Here is the beginning of his article, called The Power of Mindsight:
How can we free ourselves from prisons of the past?
-- By Daniel Goleman
When you were young, which of these did you feel more often?
a) No matter what I do, my parents love me;
b) I can’t seem to please my parents, no matter what I do;
c) My parents don’t really notice me.
The answers to such questions don’t just reveal truths about our childhood. They also tend to predict how we act in our closest relationships as adults.
Our childhood shapes our brain in many ways—and so it determines our most basic ways of reacting to others, for better and for worse. When parents consistently practice empathy toward a child—that is, they tune in to the way that child views and feels about her world—they help instill in that child a sense of security and an ability to empathize with others later in life. But when parents act dismissively toward a child, they can make it harder for that child to be in touch with her emotions and connect with other people.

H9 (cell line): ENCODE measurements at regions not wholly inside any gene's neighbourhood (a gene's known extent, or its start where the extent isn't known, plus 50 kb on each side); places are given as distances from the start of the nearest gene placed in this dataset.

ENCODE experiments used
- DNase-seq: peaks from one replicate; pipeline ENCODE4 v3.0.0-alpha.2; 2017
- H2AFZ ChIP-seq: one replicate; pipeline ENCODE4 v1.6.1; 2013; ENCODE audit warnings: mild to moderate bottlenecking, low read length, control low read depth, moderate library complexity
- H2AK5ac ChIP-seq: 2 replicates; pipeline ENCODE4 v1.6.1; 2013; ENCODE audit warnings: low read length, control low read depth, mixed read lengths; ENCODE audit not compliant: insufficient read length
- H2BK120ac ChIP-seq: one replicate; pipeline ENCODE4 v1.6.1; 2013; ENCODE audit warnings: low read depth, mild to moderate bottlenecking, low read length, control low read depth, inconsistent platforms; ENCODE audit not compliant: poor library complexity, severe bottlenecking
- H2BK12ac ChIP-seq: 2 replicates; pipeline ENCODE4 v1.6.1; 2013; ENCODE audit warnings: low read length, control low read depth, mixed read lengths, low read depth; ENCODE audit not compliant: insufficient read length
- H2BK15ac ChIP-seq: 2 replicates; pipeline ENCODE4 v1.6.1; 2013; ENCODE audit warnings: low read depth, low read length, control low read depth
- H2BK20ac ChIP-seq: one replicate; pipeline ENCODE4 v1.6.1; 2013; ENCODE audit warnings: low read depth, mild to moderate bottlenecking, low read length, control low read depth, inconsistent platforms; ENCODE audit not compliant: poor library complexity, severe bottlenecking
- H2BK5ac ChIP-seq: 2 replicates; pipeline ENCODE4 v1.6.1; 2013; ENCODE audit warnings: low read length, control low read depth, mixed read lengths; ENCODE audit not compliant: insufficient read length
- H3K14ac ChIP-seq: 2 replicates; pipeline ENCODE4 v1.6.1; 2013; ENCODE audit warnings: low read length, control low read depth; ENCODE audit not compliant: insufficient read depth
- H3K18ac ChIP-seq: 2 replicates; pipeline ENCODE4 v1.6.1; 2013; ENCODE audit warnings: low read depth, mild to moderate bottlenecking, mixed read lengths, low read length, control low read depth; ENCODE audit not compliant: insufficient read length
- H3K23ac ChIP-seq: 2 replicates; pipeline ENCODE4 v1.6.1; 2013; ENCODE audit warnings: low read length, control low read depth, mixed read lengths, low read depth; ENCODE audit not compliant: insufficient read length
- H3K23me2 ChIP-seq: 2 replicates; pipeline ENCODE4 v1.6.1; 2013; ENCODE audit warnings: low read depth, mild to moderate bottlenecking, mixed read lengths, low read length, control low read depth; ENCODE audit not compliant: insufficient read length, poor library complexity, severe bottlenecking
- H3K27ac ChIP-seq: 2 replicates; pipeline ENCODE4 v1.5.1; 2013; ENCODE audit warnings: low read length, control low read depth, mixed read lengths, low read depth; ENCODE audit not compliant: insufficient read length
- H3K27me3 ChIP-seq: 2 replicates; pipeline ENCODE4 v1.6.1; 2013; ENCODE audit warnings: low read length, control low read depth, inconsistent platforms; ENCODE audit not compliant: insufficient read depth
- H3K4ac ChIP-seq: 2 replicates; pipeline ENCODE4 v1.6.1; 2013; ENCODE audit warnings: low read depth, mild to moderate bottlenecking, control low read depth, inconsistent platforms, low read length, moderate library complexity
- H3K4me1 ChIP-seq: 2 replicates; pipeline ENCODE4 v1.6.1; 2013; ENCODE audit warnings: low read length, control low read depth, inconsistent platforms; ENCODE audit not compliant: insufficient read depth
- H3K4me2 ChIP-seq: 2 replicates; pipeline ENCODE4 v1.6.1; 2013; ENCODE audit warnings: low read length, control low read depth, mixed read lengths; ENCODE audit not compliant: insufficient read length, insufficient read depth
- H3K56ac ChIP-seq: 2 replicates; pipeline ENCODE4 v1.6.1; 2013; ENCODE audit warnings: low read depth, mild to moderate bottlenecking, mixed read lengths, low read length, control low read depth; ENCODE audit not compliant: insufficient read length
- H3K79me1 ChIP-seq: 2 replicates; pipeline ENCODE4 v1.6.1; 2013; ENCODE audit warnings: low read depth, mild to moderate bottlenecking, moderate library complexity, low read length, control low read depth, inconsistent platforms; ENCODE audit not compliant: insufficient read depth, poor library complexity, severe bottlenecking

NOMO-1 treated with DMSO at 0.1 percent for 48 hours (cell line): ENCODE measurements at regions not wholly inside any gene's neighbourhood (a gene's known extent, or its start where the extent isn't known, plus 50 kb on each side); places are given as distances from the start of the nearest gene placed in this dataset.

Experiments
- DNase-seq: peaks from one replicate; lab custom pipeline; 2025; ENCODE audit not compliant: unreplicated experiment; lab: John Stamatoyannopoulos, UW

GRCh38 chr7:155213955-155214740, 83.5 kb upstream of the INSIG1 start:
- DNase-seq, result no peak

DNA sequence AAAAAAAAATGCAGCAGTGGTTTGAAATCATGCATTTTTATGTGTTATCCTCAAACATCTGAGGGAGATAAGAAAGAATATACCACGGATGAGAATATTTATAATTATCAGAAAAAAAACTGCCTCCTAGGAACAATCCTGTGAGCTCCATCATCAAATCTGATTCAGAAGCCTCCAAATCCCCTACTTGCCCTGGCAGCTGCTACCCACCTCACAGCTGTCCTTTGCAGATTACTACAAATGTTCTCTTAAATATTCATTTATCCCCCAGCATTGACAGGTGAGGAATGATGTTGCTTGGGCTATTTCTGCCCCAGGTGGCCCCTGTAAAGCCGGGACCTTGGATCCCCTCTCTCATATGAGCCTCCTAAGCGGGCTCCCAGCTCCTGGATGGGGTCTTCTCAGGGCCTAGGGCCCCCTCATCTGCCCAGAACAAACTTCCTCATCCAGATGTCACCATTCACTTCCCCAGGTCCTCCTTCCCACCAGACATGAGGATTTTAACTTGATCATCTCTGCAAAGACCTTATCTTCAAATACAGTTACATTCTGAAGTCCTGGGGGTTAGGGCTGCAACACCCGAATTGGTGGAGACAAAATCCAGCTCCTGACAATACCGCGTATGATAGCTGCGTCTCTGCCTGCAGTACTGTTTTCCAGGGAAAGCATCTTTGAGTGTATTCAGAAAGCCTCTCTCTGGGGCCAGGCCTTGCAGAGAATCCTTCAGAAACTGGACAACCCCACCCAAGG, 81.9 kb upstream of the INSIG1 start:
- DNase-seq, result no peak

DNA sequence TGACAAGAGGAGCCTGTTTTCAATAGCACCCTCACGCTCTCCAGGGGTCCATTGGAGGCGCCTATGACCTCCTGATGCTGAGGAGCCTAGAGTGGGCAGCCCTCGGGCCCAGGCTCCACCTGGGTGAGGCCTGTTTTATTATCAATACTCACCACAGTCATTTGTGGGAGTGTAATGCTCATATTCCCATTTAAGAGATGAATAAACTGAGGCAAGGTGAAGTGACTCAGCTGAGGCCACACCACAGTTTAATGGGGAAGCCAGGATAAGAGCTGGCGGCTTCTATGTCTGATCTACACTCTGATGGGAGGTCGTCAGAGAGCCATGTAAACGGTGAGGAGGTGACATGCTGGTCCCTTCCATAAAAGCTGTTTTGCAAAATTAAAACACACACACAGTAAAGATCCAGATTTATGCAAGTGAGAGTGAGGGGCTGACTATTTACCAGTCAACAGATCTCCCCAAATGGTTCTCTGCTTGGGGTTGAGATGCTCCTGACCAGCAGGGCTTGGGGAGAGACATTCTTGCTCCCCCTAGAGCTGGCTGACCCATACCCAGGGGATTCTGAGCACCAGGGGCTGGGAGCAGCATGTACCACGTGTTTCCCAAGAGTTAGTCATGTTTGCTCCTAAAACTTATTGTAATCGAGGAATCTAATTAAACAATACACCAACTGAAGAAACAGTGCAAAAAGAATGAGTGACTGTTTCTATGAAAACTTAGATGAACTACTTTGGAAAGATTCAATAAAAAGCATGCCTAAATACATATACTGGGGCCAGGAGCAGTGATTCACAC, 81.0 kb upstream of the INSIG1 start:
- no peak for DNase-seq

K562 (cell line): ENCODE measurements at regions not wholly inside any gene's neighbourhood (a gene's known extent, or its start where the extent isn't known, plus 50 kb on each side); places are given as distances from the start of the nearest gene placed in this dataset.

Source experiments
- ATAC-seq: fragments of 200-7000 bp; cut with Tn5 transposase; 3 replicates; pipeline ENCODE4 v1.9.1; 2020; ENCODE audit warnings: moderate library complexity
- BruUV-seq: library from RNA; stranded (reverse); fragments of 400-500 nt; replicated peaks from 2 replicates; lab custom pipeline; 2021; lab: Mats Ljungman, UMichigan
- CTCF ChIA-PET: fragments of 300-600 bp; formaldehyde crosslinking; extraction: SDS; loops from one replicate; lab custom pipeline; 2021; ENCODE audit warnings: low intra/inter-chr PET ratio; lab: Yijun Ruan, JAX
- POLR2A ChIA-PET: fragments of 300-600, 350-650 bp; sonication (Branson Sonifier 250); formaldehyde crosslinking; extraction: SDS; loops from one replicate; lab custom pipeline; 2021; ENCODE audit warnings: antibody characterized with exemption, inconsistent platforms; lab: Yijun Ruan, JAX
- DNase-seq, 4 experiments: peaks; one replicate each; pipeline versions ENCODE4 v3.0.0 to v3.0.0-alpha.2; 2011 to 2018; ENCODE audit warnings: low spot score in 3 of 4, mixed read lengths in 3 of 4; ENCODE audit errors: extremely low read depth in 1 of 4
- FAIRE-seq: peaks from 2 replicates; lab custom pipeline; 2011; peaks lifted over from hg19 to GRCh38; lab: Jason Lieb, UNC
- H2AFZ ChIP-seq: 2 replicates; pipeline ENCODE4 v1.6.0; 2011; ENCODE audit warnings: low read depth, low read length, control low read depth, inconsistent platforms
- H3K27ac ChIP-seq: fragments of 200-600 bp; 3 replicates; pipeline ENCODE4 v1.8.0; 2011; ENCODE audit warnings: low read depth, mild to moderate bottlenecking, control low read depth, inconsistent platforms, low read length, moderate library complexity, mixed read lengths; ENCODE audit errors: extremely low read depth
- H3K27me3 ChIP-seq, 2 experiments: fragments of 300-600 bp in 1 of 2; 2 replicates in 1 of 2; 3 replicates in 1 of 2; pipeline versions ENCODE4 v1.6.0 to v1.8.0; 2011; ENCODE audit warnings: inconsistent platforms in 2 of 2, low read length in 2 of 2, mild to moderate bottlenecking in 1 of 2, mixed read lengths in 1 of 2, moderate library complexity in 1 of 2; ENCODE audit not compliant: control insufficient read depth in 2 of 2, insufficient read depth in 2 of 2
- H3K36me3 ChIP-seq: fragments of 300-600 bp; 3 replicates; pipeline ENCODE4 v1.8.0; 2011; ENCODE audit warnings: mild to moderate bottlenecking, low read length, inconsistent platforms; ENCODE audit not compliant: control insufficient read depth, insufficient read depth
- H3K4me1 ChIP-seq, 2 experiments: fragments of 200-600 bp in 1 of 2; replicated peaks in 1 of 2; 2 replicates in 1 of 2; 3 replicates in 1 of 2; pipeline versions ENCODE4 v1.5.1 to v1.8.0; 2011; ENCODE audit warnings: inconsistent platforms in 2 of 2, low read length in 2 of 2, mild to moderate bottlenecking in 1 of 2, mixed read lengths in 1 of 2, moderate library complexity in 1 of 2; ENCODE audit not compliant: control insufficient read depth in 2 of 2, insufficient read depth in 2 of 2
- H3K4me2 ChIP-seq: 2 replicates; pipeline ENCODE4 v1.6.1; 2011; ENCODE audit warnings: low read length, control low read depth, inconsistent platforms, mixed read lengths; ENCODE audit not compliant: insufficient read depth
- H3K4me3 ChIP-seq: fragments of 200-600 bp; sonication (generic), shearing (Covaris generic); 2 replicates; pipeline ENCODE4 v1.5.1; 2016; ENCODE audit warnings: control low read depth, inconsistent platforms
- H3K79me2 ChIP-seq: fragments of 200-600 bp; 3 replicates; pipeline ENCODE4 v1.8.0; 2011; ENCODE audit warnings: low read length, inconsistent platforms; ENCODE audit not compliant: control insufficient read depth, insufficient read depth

Daniel Siegel has done years of research to support these conclusions. Siegel, a psychiatrist at the University of California, Los Angeles, founded the field of “interpersonal neurobiology,” which explains the brain basis for our habits of bonding with others. His research shows how we can overcome emotional disadvantages that might have arisen from difficult childhoods.
Read the rest.